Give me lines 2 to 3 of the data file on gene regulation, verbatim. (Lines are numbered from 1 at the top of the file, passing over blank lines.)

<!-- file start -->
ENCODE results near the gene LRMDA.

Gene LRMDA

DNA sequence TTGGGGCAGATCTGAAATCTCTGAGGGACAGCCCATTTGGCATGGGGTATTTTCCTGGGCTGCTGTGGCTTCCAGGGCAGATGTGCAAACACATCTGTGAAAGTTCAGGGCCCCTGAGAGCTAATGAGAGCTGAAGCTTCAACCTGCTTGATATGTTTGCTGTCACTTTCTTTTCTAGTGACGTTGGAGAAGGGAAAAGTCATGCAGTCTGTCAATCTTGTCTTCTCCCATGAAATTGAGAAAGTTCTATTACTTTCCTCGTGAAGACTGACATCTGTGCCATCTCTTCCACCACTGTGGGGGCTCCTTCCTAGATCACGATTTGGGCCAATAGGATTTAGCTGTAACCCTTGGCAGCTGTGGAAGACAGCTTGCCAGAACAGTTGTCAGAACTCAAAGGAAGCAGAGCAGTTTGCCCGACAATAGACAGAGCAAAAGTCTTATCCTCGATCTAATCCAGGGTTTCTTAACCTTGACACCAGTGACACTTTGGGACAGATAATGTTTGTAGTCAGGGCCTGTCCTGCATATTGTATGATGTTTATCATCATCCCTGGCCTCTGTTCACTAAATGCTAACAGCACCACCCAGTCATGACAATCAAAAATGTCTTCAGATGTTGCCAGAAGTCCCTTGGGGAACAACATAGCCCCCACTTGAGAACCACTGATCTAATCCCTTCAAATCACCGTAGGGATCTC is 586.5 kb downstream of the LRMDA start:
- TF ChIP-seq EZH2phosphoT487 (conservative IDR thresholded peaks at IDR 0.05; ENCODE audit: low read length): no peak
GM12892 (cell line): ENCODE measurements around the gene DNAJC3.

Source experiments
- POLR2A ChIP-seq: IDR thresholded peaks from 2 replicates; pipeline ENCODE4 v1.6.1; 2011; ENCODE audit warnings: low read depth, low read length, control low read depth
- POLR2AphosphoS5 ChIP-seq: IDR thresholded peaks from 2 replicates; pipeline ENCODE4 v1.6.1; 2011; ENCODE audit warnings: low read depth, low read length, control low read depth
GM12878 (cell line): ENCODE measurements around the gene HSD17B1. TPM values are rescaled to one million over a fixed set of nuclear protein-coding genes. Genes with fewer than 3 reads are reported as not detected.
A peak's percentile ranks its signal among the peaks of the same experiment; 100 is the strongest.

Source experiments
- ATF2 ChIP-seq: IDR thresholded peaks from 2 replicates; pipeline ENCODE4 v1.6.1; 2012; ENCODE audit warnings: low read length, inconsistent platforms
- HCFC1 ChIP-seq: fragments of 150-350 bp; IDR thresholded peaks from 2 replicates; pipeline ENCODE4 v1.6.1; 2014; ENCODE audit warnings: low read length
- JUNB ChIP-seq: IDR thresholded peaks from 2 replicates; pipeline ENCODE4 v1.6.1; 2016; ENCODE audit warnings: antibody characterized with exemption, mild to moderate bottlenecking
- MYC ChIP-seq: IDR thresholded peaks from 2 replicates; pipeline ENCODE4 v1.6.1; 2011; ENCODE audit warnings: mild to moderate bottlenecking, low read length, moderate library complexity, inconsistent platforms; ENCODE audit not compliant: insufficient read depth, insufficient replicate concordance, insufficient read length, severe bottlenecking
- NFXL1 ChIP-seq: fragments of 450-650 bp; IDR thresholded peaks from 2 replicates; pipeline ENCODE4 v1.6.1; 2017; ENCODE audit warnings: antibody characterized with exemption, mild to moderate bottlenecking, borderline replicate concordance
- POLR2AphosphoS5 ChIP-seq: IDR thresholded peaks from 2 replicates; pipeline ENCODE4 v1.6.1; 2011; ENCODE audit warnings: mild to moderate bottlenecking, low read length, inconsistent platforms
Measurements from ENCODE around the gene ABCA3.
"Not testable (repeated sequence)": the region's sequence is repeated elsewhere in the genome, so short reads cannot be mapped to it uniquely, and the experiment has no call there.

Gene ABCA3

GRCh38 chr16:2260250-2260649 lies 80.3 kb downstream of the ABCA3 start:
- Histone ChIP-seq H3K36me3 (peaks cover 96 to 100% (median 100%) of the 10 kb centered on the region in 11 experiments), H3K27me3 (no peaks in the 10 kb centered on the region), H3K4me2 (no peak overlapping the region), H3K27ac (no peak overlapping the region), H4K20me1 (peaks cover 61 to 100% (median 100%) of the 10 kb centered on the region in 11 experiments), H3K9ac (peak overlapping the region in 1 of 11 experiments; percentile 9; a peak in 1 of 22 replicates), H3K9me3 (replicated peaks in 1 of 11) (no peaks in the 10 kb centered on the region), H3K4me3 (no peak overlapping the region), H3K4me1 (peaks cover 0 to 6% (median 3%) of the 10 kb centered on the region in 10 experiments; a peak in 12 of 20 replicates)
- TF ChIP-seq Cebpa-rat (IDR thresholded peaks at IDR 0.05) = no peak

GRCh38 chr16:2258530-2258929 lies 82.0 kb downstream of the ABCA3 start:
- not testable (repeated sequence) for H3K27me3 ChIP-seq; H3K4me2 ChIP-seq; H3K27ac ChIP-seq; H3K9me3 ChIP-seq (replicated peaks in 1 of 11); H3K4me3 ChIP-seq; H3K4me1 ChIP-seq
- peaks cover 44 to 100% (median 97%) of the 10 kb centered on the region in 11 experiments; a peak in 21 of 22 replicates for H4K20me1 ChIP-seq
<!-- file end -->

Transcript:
Gene LRMDA

DNA sequence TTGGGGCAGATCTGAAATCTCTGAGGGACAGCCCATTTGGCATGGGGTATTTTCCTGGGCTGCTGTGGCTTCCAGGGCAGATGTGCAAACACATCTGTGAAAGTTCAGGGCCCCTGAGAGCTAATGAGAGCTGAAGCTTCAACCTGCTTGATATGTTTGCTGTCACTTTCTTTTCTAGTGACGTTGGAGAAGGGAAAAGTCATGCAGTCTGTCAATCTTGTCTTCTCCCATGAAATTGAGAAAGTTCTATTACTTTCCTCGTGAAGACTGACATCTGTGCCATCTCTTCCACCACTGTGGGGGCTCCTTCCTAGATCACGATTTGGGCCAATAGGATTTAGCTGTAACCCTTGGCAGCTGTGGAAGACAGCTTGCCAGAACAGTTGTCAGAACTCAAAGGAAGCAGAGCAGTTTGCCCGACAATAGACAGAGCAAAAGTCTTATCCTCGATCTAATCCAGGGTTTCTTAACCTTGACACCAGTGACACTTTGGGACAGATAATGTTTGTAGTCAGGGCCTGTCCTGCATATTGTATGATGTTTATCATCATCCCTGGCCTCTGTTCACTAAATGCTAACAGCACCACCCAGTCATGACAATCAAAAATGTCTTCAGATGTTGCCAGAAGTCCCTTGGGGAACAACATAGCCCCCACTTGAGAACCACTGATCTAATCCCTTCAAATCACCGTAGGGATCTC is 586.5 kb downstream of the LRMDA start: